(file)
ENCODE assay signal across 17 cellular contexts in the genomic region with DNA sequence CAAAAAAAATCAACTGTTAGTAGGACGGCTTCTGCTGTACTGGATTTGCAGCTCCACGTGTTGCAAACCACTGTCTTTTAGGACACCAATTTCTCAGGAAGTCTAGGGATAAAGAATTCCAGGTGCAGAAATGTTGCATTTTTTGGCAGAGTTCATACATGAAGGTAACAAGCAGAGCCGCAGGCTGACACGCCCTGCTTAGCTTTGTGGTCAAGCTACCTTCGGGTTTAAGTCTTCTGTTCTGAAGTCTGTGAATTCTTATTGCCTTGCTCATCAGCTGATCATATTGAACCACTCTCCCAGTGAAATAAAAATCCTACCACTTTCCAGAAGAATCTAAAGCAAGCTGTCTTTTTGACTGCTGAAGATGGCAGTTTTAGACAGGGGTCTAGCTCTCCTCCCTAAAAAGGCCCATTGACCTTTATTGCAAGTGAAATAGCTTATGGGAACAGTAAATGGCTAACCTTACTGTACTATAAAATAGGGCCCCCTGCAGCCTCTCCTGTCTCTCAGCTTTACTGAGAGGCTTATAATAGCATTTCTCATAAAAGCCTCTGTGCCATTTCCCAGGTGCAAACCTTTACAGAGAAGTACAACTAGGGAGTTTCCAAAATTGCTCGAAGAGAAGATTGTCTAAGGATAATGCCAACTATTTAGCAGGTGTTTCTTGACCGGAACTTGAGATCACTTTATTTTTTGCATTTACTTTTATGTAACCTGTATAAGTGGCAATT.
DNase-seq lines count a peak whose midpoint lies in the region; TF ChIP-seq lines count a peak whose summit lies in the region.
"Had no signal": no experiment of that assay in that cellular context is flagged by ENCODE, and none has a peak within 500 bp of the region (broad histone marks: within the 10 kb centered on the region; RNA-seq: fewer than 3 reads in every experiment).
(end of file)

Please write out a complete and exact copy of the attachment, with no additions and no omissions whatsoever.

ENCODE assay signal across 17 cellular contexts in the genomic region with DNA sequence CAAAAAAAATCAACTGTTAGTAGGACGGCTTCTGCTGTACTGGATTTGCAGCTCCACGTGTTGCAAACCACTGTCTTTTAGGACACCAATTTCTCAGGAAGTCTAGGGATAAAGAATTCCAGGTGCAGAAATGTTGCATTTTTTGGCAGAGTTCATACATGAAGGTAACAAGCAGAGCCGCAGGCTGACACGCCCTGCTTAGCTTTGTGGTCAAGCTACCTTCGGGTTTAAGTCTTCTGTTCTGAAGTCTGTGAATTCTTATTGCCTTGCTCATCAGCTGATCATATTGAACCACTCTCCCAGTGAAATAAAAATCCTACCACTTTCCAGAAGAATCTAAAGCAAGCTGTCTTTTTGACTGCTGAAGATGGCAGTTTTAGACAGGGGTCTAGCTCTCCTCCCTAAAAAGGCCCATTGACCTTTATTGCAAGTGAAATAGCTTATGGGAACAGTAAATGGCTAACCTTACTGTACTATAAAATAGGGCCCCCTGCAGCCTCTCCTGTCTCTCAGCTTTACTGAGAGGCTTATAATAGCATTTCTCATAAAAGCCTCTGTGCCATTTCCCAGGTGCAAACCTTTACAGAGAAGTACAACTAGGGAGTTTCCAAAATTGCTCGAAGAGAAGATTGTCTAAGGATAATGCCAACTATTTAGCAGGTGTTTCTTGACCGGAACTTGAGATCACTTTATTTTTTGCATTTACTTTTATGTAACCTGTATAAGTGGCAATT.
DNase-seq lines count a peak whose midpoint lies in the region; TF ChIP-seq lines count a peak whose summit lies in the region.
"Had no signal": no experiment of that assay in that cellular context is flagged by ENCODE, and none has a peak within 500 bp of the region (broad histone marks: within the 10 kb centered on the region; RNA-seq: fewer than 3 reads in every experiment).